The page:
Tuesday, April 17, 2007

Could Public Schools Teach Financial Literacy?

If we allow our state's public employee benefit plans to deteriorate for just a few more years, the subsequent tax increases will destroy the state.

As the The Blue Ribbon Commission on Public Employees Retirement Systems starts meeting in Frankfort, realization of the depth of the fiscal crisis facing states and municipalities across the nation is starting to draw wide attention among serious policymakers.

A newspaper column in Delaware suggests making financial literacy classes mandatory in public schools. In response to this, I have one question: have you seen a high school history book recently?

We absolutely need increased citizen financial literacy for our long-term fiscal health. But the public schools can't get it done.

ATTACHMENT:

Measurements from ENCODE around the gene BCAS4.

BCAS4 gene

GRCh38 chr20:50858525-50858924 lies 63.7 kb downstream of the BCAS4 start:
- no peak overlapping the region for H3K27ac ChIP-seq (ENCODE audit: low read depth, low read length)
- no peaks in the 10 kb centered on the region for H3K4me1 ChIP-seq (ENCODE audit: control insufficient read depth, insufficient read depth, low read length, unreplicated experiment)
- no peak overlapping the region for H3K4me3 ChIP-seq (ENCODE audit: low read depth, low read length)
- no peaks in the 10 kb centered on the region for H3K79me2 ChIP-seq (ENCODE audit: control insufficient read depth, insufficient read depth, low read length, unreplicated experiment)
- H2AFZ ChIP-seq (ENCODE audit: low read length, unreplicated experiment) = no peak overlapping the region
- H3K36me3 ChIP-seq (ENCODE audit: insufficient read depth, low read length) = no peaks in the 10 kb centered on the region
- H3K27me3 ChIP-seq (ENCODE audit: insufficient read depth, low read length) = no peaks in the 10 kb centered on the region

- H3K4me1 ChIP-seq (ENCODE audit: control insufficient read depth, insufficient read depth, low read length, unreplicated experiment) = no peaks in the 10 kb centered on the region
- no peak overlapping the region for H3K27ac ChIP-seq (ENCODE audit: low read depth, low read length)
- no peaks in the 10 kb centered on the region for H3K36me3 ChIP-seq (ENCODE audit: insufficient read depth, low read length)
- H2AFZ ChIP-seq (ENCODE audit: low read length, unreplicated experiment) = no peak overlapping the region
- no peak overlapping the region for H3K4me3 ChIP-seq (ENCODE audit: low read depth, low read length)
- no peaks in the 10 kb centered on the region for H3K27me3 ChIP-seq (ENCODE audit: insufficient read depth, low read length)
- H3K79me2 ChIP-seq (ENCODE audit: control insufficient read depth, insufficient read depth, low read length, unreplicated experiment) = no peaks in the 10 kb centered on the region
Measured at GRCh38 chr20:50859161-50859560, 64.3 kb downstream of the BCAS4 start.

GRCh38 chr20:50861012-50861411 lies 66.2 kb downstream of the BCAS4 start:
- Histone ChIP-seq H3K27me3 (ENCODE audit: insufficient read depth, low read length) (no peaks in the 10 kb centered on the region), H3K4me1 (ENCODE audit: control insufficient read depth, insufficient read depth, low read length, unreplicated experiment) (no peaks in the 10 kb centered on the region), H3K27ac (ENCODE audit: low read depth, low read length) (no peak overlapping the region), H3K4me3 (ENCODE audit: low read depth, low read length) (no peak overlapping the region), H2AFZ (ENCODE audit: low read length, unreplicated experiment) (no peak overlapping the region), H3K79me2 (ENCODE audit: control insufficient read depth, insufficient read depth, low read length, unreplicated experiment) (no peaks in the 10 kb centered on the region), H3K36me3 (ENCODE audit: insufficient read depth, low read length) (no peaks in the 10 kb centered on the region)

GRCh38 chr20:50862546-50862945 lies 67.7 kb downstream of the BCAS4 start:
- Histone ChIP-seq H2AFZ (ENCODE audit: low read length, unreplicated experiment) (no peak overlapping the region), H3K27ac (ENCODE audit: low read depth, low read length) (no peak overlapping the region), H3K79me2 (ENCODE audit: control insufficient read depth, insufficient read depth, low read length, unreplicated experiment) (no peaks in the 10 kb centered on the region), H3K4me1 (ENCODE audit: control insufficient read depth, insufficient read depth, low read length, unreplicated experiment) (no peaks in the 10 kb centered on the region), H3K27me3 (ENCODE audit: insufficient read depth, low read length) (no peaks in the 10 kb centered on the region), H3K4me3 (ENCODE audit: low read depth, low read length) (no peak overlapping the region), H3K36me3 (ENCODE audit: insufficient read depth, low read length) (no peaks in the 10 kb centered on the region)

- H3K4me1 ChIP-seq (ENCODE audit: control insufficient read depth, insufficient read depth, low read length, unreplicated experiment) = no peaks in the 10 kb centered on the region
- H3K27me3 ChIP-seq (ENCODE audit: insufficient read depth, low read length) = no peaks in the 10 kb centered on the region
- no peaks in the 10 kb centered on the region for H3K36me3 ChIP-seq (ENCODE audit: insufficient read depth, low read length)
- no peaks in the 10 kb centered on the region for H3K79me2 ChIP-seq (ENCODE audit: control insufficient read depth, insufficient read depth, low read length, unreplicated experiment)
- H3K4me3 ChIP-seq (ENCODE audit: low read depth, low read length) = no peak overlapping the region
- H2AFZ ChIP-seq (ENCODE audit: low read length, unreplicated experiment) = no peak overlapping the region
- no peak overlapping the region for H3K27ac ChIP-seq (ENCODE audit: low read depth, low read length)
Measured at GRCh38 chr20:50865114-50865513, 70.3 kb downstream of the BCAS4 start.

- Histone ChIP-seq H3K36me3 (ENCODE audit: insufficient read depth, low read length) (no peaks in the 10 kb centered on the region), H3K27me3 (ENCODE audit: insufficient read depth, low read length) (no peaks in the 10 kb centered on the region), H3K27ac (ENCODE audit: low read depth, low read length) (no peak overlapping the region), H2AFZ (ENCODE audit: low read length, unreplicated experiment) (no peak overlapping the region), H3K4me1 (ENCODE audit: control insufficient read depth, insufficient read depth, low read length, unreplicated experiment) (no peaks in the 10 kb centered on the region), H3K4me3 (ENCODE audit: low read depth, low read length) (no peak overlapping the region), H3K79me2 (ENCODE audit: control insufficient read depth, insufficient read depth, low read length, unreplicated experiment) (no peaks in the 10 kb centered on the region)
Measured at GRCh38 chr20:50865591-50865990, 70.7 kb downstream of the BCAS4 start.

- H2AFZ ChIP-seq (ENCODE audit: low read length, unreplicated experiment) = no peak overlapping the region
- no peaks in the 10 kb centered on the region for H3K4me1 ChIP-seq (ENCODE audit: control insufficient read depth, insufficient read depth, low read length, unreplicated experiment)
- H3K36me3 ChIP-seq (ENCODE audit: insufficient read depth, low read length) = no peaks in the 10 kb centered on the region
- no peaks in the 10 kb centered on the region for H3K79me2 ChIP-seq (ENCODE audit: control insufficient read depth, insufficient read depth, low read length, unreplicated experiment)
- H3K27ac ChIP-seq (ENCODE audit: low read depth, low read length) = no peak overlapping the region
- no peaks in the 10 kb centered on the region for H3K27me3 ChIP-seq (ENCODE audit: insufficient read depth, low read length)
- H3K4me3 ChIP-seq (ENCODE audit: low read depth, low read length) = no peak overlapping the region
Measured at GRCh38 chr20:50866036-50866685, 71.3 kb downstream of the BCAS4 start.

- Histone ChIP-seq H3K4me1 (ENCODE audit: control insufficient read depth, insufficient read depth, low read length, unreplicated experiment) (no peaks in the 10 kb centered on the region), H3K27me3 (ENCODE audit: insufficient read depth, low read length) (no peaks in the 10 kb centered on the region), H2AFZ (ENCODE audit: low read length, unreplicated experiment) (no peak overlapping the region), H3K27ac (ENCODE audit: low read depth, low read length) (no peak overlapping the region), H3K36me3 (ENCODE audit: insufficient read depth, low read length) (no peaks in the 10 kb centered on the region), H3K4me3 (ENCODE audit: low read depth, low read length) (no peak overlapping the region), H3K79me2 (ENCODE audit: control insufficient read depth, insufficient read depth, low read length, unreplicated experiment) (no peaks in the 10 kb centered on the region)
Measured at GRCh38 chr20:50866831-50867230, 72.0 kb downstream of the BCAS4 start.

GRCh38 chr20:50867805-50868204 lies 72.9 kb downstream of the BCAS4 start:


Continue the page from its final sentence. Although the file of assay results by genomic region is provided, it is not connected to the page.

If you want to do your part to increase financial literacy, get out of debt and learn about and invest in equities. If you want to increase financial literacy for others, help your children set up retirement accounts with their first jobs.

Take a look at a simple retirement calculator and see how a little grows into a lot, especially when you start early.